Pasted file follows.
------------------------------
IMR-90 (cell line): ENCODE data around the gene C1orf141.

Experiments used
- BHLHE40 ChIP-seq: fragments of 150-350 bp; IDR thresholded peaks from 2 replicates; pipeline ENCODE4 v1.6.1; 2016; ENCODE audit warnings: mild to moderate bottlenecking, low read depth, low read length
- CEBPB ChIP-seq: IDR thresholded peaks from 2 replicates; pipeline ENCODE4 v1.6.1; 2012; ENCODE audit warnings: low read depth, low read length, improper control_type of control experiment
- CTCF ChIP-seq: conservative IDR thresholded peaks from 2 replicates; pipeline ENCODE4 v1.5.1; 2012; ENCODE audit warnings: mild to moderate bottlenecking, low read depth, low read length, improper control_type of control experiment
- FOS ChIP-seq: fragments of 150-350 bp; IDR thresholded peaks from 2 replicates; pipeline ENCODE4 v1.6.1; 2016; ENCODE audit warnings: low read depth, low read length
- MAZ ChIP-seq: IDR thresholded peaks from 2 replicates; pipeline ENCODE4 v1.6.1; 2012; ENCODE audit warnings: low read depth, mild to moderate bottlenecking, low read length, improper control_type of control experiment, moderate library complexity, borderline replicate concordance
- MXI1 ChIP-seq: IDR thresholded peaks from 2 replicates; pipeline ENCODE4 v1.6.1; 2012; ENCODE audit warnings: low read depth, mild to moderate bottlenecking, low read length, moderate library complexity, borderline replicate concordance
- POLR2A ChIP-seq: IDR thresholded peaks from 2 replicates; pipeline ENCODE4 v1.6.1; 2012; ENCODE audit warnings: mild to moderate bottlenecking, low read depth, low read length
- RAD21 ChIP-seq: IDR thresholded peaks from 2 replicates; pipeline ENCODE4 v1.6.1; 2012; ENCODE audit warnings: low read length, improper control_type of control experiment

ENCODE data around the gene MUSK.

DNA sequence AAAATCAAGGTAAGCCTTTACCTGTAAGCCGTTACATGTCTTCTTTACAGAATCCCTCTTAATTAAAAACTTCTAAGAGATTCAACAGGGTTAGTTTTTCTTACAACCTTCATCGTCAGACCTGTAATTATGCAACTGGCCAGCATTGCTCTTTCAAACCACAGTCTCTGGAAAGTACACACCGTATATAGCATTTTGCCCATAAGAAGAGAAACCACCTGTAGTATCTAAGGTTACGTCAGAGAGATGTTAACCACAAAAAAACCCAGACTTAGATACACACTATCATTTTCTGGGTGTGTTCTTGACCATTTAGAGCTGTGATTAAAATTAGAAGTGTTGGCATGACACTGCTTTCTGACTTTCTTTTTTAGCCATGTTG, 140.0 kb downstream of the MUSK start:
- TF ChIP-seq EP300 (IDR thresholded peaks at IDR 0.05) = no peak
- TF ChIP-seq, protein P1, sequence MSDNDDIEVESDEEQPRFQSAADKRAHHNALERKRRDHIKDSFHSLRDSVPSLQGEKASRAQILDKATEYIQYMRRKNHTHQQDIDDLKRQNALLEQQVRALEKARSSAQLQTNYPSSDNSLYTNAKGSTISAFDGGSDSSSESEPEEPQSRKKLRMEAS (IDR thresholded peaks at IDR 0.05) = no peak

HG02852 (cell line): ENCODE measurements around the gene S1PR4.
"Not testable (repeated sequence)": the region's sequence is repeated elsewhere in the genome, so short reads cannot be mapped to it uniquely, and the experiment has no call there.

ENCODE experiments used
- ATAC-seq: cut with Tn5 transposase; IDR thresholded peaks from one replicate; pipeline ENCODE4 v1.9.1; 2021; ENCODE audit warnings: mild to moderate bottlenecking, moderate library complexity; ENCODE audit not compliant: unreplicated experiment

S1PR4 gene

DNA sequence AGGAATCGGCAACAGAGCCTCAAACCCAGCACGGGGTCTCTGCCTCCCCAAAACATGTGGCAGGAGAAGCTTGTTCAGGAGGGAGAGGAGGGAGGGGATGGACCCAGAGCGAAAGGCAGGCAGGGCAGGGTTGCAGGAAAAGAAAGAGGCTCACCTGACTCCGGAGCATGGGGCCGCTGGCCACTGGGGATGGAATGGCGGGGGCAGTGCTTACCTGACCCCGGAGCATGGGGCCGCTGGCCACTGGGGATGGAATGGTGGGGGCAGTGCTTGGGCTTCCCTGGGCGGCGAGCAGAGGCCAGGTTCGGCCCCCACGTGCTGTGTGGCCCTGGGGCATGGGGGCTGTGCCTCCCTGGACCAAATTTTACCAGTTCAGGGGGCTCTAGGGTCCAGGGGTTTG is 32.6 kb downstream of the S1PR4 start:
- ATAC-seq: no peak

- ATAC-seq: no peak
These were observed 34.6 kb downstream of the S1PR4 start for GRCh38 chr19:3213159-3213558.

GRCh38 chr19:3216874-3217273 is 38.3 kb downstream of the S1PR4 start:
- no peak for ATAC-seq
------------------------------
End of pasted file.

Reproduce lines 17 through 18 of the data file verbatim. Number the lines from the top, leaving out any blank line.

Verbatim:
ENCODE experiments used
- ATAC-seq: cut with Tn5 transposase; IDR thresholded peaks from one replicate; pipeline ENCODE4 v1.9.1; 2021; ENCODE audit warnings: mild to moderate bottlenecking, moderate library complexity; ENCODE audit not compliant: unreplicated experiment